What is your prison? I believe that our prisons change over time. For the past year, mine has been anger and unforgiveness that I harbor against people I love. I hadn’t realized just how deeply I lived within this prison until recently. I have been struggling to let go of my pain, and it has become apparent to me that no one can hurt me like my loved ones. No one knows just how perfectly to hurt me like they do.
A few weeks ago Rick asked us to write a list of those whom we’d like to “stick” and then start praying for those same people; his hope being that you can’t continue to hate someone you are praying for. I spent a lot of time over the next week thinking on my list. I knew immediately who topped my list. That was quick and easy, but over the week, as my list grew, I realized that every person on my list was family. My enemies list - the people I hated or disliked the most - were the people God had put in my life for me to love the most.
This revelation has forced me to reevaluate myself. “Who am I?” and more importantly, “Who do I want to be?” The best place to start any journey, especially one of self reflection, is in scripture. Since this all boils down to love, I thought I’d start by rereading the love chapter (1 Corinthians 13). Three times in the first three verses, it says that if I don’t love, then I’m nothing. I don’t want to be nothing. I have God in my life, and with that I should have everything. Donald Bloesch stated, “The prison has been stormed and the gates opened, but unless we leave our prison cells and go forward into the light of freedmen we are still condemned.” God set me free of my anger and resentment, but I wasn’t willing to let it go. I have been holding onto it fiercely.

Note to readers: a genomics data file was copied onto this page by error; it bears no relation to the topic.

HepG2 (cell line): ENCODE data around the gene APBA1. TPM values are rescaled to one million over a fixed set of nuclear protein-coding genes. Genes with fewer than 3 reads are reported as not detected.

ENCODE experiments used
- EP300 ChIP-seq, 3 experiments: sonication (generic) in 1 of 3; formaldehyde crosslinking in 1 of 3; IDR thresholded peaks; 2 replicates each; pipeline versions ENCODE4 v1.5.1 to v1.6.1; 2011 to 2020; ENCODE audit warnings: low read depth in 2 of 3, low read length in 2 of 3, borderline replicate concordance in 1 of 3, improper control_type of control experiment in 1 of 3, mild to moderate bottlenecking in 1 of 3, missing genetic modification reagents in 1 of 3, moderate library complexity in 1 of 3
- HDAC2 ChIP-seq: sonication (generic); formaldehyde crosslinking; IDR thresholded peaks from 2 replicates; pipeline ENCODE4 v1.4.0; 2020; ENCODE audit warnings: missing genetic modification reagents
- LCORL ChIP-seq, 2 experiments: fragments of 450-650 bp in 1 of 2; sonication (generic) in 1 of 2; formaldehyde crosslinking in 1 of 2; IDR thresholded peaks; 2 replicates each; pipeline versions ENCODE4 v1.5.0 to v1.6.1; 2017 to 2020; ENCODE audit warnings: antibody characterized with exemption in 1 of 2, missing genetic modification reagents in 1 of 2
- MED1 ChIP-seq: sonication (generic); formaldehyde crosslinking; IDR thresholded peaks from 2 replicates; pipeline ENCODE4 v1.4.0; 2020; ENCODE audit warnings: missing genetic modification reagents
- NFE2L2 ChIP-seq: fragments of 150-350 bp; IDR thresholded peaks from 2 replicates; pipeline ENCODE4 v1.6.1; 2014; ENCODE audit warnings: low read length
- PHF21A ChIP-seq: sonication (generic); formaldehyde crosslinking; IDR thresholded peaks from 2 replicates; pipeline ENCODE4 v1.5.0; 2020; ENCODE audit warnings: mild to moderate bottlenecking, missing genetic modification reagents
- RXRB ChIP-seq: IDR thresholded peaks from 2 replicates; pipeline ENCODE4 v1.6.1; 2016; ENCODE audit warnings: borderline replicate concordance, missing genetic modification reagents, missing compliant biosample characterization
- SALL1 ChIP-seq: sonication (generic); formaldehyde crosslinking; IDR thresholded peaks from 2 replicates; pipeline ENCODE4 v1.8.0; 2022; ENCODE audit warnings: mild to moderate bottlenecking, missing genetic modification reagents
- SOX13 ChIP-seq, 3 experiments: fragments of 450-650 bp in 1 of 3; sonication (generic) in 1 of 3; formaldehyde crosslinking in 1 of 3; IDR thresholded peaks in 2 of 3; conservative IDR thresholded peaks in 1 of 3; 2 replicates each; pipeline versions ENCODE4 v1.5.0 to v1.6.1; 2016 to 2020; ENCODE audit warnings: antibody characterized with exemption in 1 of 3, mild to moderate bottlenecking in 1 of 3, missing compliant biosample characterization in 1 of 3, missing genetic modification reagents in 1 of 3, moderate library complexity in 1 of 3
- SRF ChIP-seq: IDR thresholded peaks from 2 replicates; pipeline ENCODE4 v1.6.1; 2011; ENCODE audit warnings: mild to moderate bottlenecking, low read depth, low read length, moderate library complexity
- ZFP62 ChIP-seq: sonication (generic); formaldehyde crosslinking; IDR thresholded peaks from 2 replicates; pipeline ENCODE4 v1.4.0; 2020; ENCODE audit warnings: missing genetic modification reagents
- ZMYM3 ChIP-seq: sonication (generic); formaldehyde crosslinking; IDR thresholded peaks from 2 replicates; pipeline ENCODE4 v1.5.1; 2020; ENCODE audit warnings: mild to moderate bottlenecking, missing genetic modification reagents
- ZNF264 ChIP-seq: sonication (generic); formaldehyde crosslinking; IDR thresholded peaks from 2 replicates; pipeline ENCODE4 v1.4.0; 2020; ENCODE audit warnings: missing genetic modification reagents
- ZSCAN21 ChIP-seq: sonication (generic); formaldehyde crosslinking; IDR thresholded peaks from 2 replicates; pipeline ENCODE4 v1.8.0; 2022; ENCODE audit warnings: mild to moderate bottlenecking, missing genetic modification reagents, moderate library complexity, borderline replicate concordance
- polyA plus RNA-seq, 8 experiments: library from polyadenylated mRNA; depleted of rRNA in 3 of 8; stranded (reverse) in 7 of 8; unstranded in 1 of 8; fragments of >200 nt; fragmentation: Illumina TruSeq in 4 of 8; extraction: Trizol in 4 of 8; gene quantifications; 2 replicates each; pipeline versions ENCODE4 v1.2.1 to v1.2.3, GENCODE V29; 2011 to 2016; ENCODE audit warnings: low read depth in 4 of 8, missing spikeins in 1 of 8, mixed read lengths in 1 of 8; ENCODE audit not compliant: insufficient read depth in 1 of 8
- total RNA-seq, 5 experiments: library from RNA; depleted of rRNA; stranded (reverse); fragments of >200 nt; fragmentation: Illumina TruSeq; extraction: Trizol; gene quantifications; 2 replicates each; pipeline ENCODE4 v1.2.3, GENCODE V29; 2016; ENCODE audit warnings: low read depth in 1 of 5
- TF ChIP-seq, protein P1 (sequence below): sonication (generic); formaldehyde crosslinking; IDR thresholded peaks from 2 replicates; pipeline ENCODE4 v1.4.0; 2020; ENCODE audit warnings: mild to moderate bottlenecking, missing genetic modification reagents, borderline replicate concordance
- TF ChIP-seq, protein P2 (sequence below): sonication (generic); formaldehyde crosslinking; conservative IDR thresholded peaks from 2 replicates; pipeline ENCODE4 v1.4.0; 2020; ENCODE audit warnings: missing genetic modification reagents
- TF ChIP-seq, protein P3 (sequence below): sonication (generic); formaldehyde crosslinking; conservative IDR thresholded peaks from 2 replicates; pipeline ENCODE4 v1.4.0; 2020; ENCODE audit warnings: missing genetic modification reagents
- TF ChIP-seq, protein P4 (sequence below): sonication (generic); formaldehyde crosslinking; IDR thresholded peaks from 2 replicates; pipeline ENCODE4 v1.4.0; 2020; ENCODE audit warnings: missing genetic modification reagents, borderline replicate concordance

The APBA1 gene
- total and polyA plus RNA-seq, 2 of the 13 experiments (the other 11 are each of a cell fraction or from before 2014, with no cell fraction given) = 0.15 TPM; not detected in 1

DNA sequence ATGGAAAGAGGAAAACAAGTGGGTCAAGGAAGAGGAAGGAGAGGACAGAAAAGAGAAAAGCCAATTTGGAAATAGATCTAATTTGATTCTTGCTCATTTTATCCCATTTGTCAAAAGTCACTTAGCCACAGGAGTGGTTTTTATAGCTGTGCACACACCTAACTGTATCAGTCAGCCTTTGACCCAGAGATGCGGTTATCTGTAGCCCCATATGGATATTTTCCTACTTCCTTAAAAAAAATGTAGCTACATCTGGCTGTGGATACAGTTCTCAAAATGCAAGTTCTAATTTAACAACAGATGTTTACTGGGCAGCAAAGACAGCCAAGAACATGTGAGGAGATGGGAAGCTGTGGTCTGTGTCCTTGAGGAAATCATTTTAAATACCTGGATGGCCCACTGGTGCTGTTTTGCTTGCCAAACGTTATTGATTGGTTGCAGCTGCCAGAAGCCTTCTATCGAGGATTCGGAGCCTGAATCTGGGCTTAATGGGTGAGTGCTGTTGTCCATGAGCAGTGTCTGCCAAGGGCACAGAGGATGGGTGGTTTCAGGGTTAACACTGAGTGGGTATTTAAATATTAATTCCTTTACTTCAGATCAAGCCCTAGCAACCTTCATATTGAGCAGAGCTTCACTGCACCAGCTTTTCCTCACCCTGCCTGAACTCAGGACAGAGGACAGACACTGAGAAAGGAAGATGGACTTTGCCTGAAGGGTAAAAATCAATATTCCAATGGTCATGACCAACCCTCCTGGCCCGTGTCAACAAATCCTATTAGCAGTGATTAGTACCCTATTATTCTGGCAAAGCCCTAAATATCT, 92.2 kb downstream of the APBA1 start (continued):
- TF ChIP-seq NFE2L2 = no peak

For years, I have been quoting to my loved ones 1 Corinthians 13:6, “Love bears all things, believes all things, hopes all things, and endures all things.” I have always tried to apply that to the people I love. Something had changed with me, and I had stopped putting those words into practice. I have to let go and accept the freedom God has given me. It is time that I step out of the prison cell. Max Lucado had a great point when he wrote, “Relationships don’t thrive because the guilty are punished but because the innocent are merciful.” The fact is, when we hold onto resentment, anger, and hate, it isn’t just the relationships that don’t thrive. We can’t thrive. This is no longer about what was done to me. It is now about what I am going to do. Lord Jesus, please help me to let go and show Your love to all.